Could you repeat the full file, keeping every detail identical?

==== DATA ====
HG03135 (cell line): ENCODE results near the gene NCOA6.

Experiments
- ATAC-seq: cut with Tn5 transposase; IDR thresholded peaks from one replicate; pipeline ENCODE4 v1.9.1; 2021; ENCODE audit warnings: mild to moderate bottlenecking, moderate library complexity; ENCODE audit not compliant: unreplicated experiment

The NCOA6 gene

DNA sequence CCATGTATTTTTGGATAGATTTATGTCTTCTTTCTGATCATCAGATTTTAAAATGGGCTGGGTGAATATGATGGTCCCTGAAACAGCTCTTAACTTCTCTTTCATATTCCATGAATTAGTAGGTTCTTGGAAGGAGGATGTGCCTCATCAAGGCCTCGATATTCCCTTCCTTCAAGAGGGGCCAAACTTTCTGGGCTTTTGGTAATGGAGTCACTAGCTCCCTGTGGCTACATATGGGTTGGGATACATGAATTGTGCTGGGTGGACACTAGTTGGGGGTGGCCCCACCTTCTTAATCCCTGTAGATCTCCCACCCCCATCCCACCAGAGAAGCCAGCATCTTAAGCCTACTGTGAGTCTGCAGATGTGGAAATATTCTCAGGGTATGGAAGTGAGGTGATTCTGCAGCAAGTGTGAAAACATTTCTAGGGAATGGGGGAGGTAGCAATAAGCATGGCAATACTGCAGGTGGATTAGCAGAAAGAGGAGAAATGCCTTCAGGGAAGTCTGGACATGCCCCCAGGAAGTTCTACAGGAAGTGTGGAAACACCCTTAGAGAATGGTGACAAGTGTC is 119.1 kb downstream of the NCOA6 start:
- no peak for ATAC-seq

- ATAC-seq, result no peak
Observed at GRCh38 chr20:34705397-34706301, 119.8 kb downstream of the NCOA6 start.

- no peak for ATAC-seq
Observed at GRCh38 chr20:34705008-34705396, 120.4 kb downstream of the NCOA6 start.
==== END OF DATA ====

HG03135 (cell line): ENCODE results near the gene NCOA6.

Experiments
- ATAC-seq: cut with Tn5 transposase; IDR thresholded peaks from one replicate; pipeline ENCODE4 v1.9.1; 2021; ENCODE audit warnings: mild to moderate bottlenecking, moderate library complexity; ENCODE audit not compliant: unreplicated experiment

The NCOA6 gene

DNA sequence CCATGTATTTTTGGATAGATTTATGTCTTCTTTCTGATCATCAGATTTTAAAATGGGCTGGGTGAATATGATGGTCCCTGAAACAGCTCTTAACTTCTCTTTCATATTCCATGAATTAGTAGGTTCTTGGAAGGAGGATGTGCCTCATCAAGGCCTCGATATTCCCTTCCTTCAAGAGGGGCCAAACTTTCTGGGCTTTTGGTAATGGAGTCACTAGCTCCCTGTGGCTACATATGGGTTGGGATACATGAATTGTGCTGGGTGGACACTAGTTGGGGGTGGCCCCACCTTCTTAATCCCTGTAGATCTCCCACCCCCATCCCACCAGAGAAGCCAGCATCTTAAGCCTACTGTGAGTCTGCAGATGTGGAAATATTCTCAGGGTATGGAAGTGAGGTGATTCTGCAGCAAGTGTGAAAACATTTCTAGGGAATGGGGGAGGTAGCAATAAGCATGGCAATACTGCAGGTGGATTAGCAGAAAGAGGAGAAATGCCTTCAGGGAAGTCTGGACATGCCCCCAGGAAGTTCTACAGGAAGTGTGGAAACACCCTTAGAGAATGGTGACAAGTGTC is 119.1 kb downstream of the NCOA6 start:
- no peak for ATAC-seq

- ATAC-seq, result no peak
Observed at GRCh38 chr20:34705397-34706301, 119.8 kb downstream of the NCOA6 start.

- no peak for ATAC-seq
Observed at GRCh38 chr20:34705008-34705396, 120.4 kb downstream of the NCOA6 start.